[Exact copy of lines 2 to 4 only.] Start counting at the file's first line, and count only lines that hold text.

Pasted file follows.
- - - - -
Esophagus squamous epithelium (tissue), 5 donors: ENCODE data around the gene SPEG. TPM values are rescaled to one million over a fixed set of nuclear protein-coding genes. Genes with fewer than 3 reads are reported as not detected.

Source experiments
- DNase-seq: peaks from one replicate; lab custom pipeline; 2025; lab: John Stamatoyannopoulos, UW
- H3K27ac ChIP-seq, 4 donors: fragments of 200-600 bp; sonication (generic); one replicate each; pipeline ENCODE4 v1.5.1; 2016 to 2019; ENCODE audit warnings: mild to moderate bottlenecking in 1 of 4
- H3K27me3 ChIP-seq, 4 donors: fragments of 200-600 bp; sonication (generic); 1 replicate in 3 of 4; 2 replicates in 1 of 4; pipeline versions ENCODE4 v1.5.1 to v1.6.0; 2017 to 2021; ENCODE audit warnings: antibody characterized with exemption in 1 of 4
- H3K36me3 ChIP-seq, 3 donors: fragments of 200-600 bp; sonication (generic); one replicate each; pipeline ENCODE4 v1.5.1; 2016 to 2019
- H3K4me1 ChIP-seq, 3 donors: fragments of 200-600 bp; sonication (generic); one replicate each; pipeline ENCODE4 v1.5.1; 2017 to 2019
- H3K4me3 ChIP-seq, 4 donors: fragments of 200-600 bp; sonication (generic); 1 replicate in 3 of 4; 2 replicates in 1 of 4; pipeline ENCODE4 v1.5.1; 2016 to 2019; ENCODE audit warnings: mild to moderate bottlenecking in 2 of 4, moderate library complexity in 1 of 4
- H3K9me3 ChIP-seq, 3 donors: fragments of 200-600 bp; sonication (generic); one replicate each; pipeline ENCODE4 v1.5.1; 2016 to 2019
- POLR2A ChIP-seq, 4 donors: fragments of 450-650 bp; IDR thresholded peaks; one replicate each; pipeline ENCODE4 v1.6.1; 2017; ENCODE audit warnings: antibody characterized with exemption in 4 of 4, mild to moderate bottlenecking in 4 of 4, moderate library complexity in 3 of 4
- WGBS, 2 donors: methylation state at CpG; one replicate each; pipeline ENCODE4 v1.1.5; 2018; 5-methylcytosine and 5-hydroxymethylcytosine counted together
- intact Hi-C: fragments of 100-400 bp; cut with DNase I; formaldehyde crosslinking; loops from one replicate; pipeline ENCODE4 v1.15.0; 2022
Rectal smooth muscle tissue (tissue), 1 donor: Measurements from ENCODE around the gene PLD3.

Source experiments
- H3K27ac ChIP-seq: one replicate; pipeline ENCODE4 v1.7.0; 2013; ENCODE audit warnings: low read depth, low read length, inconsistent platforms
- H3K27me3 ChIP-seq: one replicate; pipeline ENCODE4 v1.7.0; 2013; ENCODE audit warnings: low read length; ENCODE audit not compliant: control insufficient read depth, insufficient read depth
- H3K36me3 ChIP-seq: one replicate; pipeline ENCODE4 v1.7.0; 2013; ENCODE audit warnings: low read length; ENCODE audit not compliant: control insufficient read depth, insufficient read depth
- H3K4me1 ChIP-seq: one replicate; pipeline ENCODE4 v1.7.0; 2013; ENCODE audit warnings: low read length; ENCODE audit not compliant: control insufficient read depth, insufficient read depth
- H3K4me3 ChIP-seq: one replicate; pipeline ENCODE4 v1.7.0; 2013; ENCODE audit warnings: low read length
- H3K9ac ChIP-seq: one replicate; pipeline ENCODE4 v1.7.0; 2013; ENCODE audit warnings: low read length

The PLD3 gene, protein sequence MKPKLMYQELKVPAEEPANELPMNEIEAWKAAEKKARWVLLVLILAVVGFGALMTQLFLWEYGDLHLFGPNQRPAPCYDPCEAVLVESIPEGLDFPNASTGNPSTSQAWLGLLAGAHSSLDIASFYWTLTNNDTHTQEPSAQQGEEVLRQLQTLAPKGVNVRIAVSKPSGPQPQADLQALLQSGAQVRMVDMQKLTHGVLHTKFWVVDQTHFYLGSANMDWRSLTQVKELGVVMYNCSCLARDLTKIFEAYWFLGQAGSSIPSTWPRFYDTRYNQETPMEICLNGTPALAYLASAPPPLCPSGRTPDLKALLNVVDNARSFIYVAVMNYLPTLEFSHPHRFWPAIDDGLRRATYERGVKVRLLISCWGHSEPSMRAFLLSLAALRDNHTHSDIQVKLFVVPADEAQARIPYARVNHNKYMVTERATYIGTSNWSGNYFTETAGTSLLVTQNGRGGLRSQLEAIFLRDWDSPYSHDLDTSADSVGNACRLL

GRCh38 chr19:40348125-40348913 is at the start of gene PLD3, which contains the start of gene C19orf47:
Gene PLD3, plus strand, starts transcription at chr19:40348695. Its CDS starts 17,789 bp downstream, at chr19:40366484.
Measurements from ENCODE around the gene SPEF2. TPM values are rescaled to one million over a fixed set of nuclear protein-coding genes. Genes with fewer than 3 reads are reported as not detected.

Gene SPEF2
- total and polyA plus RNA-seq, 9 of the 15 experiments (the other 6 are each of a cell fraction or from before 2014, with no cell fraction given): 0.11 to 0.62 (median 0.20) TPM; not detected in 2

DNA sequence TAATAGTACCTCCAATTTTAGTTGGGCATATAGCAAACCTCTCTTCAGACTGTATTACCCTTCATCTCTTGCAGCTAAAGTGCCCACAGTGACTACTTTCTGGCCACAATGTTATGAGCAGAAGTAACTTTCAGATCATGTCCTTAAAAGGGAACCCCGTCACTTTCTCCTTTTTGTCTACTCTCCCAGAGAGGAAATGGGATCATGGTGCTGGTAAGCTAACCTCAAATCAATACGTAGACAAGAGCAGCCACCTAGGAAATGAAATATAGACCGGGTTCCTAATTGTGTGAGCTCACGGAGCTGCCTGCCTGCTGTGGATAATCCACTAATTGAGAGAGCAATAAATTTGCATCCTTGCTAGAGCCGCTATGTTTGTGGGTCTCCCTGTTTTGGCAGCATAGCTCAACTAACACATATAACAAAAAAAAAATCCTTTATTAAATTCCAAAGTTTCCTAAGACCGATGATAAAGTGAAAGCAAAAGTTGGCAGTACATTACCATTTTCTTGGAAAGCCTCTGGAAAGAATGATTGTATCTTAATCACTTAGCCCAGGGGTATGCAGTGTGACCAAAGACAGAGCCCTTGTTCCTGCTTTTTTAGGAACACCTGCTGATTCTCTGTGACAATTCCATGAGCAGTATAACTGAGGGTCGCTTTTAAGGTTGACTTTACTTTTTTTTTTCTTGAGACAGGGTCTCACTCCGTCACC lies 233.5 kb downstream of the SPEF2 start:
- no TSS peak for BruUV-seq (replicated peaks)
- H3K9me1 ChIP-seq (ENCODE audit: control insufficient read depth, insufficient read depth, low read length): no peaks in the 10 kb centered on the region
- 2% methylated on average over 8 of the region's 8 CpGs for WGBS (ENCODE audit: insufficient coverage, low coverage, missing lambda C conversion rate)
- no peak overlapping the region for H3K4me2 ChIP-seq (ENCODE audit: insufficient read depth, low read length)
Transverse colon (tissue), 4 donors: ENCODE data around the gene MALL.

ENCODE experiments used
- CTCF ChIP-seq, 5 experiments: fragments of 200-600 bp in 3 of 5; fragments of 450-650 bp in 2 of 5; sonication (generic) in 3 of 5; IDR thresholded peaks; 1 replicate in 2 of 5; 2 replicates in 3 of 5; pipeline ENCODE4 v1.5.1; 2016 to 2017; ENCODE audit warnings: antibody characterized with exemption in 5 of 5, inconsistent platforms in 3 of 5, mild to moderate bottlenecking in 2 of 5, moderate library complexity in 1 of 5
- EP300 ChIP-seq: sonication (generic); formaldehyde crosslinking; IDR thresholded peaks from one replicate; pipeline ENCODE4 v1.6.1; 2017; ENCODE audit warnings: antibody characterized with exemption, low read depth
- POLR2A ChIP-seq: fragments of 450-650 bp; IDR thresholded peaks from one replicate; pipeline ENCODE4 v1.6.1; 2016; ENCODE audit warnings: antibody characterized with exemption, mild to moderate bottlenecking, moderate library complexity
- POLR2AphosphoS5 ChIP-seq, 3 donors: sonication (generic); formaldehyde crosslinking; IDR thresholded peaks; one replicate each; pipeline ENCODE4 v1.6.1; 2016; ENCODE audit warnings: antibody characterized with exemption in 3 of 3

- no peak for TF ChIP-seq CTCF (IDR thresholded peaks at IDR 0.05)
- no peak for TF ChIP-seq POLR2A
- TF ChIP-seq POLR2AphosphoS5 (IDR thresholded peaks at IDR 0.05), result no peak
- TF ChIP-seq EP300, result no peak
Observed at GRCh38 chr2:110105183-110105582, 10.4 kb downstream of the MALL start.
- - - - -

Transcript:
Source experiments
- DNase-seq: peaks from one replicate; lab custom pipeline; 2025; lab: John Stamatoyannopoulos, UW
- H3K27ac ChIP-seq, 4 donors: fragments of 200-600 bp; sonication (generic); one replicate each; pipeline ENCODE4 v1.5.1; 2016 to 2019; ENCODE audit warnings: mild to moderate bottlenecking in 1 of 4